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Originally Posted by Papa Tom View Post
To me, that kind of weather is not made for touring. I prefer to save my bike trips for the spring, summer, and fall, when the experience in between start and end-points is the highlight.
I too prefer to not tour in the dead of winter where really cold weather is the norm, but brief spells of sub freezing temperatures are a possibility in Spring, Fall, and even in Summer many places. I have had overnight lows below freezing when at altitude even in the lower 48 in Summer, so I always have clothing that will get me through that kind of weather if I layer it all up. For me that means a windbreaker and a warm shirt along with tights and maybe shell wind pants over my warm weather riding clothes. Add a thin but warm cap and sometimes a down sweater (I added the down sweater recently, but got along fine without it in the past) and I am good to go. It really doesn't take much. I have been comfy enough with a packed clothing weight of 2.5 pounds when it got down into the teens overnight. I did hang around a fire in the morning until the sun was fully up when it was in the mid teens, but rode on while it was still pretty cold.
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Old 10-09-14, 06:08 AM
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Originally Posted by jwarner View Post
I wouldn't worry about it too much if it doesn't say [Insert Cycling Clothing Company Here] on it. I find cross country ski, downhill ski, and mountaineering clothes clothes work quite well in the winter.
This. I have one wool bike jersey and some bike shorts, everything else is ski, backpacking, and running stuff.
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Old 10-09-14, 06:38 AM
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My winter warmth layers are: merino wool top, merino wool pullover, down sweater vest, down sweater. Although a rather pricey accumulation the various combinations make it very useful for any season's touring.
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Old 10-09-14, 07:02 AM
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Thanks jwarner ! I think I'll stop out door riding at 0-F. Switch to indoor training on those days. I have unloaded 1 car at 2 am in -34 weather. That stuff doesn't play. Triple layers couldn't keep it out.
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Old 10-09-14, 09:09 AM
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No winter touring for me, but for "mdilthey" just get some mt bike winter boots, lake, 45 north and a few others make some. I still commute in the winter and mt bike on the weekends, pogies rule. Patagonia merino wool base layers are the best.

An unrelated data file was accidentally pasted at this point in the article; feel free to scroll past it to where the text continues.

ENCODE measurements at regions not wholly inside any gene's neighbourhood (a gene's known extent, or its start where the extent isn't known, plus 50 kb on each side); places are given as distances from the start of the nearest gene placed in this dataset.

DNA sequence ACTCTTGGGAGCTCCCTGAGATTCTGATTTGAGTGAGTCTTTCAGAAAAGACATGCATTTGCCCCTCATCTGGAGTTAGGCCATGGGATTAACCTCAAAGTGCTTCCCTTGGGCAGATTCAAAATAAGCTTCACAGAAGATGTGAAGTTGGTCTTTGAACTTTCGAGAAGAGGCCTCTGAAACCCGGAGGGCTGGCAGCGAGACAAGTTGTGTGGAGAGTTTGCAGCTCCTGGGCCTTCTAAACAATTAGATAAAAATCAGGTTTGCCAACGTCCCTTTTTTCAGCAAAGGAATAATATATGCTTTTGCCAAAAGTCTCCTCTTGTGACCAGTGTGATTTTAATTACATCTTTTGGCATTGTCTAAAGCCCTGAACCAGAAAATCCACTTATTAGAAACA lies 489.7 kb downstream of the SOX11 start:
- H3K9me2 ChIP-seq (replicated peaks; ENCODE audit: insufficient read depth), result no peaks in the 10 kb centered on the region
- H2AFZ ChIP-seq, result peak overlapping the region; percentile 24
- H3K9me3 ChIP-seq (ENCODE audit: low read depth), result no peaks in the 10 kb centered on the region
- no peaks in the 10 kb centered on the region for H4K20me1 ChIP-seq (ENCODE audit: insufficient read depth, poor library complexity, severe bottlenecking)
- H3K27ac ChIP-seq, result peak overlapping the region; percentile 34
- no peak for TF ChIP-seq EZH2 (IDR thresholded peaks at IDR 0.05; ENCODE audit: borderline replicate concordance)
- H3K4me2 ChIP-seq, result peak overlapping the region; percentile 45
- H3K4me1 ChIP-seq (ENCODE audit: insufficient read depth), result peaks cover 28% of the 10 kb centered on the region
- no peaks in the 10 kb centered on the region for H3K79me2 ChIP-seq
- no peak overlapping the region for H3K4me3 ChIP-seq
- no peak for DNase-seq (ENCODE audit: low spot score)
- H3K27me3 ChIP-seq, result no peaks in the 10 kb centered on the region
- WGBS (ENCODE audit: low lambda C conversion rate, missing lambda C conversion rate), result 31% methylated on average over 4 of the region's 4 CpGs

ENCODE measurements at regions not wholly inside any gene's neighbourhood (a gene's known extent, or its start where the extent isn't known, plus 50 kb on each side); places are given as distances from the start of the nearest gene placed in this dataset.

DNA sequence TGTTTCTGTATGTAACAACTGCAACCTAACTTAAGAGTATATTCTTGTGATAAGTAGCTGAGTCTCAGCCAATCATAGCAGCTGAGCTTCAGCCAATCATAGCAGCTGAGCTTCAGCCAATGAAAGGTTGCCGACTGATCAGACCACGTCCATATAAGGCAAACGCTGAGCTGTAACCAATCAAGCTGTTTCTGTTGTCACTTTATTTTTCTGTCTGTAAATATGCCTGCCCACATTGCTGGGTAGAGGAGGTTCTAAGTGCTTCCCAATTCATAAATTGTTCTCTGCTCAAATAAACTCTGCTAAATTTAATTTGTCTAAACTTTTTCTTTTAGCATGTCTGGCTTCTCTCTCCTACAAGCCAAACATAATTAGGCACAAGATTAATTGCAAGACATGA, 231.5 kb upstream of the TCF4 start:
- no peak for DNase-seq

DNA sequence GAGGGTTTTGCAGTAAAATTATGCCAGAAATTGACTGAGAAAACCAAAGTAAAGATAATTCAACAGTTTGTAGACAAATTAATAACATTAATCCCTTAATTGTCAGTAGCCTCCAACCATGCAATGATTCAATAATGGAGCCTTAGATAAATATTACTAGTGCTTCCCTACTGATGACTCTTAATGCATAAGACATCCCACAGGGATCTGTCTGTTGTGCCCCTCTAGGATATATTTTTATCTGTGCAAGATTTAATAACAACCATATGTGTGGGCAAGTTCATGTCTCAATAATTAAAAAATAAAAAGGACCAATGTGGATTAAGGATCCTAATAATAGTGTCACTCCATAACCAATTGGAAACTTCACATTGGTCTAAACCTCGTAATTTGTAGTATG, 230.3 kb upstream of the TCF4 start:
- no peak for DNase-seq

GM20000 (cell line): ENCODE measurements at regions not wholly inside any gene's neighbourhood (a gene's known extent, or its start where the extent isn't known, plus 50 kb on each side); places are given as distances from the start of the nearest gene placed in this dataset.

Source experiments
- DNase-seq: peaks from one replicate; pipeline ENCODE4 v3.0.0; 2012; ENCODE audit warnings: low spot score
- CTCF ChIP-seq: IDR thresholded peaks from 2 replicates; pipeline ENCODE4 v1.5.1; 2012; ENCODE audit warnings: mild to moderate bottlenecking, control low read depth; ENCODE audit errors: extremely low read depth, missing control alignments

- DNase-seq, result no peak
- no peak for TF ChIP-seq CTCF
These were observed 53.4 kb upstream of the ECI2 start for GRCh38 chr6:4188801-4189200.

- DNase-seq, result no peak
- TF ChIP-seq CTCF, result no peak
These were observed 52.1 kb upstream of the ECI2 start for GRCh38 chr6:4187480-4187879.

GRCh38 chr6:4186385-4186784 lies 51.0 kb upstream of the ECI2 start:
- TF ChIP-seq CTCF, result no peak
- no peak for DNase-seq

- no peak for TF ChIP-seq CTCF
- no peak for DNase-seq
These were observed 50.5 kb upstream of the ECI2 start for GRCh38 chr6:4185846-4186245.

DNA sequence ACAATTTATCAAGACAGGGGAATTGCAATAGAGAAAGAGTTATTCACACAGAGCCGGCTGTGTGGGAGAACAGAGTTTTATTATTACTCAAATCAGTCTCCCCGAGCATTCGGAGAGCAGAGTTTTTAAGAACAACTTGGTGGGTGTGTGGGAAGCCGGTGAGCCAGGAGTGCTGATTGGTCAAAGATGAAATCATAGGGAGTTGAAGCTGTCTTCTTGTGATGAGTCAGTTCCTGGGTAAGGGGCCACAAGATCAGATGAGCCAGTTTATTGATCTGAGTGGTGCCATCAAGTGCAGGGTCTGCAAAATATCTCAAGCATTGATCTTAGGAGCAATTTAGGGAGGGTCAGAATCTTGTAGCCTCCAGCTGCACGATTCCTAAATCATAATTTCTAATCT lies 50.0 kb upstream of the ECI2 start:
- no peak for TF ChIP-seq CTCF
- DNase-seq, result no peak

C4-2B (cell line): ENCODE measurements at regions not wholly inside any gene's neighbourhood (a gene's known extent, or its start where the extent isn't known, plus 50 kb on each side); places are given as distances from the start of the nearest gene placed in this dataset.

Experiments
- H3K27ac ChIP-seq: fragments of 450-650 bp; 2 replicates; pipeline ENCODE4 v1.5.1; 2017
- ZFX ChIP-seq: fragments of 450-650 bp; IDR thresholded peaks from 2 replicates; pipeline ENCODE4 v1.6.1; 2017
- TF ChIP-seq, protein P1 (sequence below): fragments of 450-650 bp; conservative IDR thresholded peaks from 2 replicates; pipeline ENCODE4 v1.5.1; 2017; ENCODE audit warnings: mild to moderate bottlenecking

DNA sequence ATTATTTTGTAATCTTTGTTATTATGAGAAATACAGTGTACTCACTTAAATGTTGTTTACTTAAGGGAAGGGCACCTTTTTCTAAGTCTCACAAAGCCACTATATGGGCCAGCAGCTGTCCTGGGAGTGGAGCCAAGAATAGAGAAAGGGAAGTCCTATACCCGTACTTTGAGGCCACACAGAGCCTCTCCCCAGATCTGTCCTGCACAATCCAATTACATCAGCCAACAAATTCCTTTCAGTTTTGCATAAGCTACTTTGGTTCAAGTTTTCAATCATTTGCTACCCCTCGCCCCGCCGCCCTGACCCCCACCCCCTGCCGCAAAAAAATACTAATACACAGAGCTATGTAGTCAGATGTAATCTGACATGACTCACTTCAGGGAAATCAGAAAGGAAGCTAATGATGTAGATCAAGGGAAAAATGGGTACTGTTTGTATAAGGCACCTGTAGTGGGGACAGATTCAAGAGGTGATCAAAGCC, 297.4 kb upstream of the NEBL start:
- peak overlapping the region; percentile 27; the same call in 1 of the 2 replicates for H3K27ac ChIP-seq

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Old 10-09-14, 09:27 AM
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Originally Posted by Leebo View Post
No winter touring for me, but for "mdilthey" just get some mt bike winter boots, lake, 45 north and a few others make some. I still commute in the winter and mt bike on the weekends, pogies rule. Patagonia merino wool base layers are the best.
You're right, I just don't have $300 to throw around. $11 neoprene socks are my stopgap measure. Ha!
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Old 10-09-14, 10:27 AM
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Not touring that time of the year thanks to no winter camping equipment. I ride year round as I don't own a car. For the winter months...

Down to 10-15F, depending on how strong the wind is(10-12 mph) down to 10 degrees, much above that wind speed than around 15 degrees I'll add more:
I wear merino wool socks with regular cycling shoes and neoprene booties. My feet get cool to slightly cold on occasion but as long as they are dry I don't mind and I just ignore it. Never had any kind of problems otherwise.
Cycling shorts and wind pants. I used Velcro around the ankles to keep the wind pants from getting caught on frame pump/water bottle holder/chain.
Long sleeve cotton t-shirt and wind jacket(nylon shell for both the pants and jacket, no lining) I typically keep the wind jacket unzipped(read why below).
Pop top wool mittens.
Sweat band and a skiers ear band.
Same helmet I wear during the summer, plenty of ventilation holes.

Below 10 or on real windy days below 15 degrees:
Cycling tights.
Add a fleece up top.
Sometimes I add a neoprene balaclava depending on how windy/cold it is.

This pretty much covers 99% of the winter here in New Hampshire. I'll ride 60-100 miles in a day dressed like this. I'm comfortable all day long and I can stop and be outside for 15-20 minutes without getting cold...HOW, do you ask. Let's look at the science of how the body operates.

First, the body is designed to keep itself at 98.6 degrees F. Below that you start to shiver to warm up or make other movements with the body to warm up. Above that is where the key comes into play. Above 98.6 degrees you start sweating. Sweat is designed to cool the body down, hence the other name for sweat...evaporative cooling. When you start sweating your body is trying to cool itself down, it's not trying to keep itself warm. So the question comes up, why do you want to sweat if you want to stay warm? Pretty stupid isn't it.

Now when you stop, whether it might be to fix a blown tire, a broken chain link, etc., you have all this sweat on your lovely clothing, even smartwool clothing. This sweat is continuously sucking the heat right out of your body. The heat will continue to leave your body as long you have sweat on/next to your body. The manufactures of smartwool and other wool products want to make you think their product is so great because it wicks the sweat away. The problem is as long as you are sweating you are also wicking the heat right away from the body, at a much faster rate than you would be if you remained dry. The secret is to remain dry in the first place. HOW???